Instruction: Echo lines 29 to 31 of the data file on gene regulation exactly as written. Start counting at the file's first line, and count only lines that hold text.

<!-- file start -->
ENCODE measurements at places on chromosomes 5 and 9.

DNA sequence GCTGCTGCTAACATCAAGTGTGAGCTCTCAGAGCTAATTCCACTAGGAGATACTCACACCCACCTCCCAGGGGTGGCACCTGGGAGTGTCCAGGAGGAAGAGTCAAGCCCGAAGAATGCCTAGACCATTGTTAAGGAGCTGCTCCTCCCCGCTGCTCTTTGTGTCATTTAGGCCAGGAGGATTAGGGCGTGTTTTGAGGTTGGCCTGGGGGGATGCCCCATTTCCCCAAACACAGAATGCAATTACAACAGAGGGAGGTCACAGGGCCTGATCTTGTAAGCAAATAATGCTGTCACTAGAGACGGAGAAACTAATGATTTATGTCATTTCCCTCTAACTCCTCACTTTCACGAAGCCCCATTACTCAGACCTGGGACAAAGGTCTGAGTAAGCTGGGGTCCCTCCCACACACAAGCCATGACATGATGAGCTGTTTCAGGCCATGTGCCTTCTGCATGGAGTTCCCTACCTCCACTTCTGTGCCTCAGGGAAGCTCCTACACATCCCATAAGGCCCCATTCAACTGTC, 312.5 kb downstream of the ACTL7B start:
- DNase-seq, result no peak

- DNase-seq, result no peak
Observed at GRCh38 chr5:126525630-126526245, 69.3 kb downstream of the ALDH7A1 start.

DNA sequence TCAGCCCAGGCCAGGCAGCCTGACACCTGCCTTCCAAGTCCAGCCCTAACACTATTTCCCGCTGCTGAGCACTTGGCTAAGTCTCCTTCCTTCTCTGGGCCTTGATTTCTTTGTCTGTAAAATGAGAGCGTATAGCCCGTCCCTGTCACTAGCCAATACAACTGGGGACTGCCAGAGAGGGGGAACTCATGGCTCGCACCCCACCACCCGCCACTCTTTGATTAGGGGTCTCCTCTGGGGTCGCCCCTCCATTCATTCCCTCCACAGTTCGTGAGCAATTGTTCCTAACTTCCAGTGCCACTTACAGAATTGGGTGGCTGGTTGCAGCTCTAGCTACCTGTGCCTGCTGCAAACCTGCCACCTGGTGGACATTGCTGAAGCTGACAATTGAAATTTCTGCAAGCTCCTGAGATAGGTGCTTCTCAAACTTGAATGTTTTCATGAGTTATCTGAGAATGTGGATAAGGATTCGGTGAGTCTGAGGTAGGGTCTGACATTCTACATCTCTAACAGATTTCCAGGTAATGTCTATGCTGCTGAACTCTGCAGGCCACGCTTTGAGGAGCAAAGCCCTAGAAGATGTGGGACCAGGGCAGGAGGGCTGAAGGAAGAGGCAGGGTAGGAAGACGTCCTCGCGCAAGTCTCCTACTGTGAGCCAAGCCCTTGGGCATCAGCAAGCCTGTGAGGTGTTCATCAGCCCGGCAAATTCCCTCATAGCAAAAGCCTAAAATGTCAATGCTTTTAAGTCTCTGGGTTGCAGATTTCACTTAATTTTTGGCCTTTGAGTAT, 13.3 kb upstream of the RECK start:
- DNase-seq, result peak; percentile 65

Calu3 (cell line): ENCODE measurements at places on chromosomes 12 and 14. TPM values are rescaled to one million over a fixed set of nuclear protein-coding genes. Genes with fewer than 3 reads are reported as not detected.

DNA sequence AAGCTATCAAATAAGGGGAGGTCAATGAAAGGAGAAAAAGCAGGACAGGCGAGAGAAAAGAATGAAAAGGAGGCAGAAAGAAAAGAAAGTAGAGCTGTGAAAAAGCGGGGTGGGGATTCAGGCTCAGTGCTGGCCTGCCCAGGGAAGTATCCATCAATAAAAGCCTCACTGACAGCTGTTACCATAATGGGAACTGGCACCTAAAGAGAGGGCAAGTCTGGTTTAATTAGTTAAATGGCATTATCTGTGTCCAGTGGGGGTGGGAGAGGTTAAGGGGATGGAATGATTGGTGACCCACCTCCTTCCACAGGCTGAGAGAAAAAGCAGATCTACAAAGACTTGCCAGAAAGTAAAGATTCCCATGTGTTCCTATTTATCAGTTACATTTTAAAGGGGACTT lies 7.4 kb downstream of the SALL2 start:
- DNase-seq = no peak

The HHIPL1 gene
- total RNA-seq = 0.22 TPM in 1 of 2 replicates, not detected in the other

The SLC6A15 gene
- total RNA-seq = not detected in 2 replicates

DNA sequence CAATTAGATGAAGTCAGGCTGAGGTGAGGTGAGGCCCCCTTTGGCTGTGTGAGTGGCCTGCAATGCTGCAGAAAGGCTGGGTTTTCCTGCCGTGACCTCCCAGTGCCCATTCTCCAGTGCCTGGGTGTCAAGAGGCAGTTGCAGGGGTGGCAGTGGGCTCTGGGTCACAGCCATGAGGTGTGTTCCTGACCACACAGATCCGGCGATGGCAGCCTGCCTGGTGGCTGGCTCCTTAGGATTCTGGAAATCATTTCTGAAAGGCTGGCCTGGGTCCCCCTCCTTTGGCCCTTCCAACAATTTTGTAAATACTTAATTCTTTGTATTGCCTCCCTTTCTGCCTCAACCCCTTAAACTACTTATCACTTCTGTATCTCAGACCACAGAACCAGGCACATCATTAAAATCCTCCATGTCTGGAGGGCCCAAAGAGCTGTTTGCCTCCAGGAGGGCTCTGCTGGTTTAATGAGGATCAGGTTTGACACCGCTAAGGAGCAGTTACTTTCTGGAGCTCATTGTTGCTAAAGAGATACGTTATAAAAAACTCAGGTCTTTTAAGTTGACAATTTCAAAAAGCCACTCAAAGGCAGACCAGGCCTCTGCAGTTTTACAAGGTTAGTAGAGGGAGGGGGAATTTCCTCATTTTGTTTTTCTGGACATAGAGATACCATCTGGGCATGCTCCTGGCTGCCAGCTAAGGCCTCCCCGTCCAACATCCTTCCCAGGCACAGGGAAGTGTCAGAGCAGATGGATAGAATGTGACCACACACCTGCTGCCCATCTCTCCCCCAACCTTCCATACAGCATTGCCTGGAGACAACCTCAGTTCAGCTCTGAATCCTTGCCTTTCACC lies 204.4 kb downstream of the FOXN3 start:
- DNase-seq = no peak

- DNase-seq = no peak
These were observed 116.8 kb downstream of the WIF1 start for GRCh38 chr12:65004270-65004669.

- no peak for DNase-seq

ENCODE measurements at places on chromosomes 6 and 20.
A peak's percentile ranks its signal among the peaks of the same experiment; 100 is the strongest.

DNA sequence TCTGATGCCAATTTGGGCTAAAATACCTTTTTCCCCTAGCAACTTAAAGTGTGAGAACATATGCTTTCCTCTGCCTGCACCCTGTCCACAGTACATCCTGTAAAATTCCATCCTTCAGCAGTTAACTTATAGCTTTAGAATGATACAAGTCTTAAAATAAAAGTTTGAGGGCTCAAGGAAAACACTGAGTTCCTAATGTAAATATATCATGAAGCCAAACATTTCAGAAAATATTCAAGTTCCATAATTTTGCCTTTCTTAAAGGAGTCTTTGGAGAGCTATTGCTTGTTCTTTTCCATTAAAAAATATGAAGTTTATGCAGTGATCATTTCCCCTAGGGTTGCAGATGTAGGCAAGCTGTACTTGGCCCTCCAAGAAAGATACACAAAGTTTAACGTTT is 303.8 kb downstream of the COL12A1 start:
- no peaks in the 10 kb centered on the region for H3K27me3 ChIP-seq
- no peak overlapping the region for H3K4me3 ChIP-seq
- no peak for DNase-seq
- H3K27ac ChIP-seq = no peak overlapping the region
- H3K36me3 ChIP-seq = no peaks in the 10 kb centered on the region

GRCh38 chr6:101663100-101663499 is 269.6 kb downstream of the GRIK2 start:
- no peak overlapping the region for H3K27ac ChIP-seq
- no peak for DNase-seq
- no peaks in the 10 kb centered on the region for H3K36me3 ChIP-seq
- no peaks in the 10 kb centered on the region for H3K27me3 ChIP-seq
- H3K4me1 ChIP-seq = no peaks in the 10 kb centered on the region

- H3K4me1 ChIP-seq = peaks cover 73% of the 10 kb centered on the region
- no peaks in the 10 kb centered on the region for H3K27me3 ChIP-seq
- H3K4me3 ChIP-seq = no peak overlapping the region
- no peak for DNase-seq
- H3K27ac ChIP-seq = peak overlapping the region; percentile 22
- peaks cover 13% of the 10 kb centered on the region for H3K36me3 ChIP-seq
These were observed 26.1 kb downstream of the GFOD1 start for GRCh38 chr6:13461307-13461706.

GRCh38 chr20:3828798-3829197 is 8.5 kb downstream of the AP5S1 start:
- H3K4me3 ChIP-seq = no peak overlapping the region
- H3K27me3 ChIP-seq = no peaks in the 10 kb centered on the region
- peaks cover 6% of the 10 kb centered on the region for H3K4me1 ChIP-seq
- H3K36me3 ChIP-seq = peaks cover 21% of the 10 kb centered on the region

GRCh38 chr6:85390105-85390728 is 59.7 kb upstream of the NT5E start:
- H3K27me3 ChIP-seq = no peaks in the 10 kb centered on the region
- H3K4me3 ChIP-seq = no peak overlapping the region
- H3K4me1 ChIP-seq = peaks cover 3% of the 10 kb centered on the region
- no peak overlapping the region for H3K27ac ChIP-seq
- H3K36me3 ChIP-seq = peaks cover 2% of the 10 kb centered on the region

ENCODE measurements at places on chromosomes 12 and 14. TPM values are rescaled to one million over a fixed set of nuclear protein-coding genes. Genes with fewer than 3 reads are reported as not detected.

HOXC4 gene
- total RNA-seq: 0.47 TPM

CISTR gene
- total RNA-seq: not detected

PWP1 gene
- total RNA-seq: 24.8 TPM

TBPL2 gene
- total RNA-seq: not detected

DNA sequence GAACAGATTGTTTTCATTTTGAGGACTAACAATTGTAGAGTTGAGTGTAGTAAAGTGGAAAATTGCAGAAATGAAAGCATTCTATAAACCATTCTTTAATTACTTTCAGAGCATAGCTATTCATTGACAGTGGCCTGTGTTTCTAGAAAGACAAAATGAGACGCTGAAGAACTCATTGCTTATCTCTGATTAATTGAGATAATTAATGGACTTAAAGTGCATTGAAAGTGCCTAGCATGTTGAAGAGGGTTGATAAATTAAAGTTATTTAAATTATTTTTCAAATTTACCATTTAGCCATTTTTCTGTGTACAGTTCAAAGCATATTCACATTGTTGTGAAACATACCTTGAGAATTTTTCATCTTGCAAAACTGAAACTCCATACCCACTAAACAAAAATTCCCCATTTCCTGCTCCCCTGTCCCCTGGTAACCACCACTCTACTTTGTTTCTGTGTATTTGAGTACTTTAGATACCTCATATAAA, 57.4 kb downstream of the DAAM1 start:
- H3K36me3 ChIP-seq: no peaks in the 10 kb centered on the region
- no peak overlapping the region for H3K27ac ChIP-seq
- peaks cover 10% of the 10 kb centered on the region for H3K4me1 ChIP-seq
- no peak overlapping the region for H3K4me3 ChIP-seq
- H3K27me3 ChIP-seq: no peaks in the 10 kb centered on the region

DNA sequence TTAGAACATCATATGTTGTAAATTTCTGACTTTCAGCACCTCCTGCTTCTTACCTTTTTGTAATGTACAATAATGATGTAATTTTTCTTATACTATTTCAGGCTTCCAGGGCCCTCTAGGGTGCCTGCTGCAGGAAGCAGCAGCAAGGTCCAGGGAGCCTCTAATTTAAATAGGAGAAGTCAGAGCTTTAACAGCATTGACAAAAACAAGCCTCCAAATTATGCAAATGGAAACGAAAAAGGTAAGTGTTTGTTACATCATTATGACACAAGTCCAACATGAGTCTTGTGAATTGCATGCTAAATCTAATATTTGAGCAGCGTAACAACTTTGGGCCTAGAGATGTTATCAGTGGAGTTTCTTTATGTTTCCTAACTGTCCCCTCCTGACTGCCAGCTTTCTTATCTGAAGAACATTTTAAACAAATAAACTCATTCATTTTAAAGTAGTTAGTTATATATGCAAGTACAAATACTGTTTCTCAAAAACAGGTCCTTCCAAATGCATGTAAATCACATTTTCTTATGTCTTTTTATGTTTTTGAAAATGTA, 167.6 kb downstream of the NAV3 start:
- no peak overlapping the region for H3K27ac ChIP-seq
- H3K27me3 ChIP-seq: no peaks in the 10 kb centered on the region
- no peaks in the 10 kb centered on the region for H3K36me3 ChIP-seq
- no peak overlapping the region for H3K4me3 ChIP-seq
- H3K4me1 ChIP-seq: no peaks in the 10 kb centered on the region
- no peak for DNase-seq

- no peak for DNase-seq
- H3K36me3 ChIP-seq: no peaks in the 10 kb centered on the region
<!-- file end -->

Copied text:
- no peak overlapping the region for H3K27ac ChIP-seq
- no peak for DNase-seq
- no peaks in the 10 kb centered on the region for H3K36me3 ChIP-seq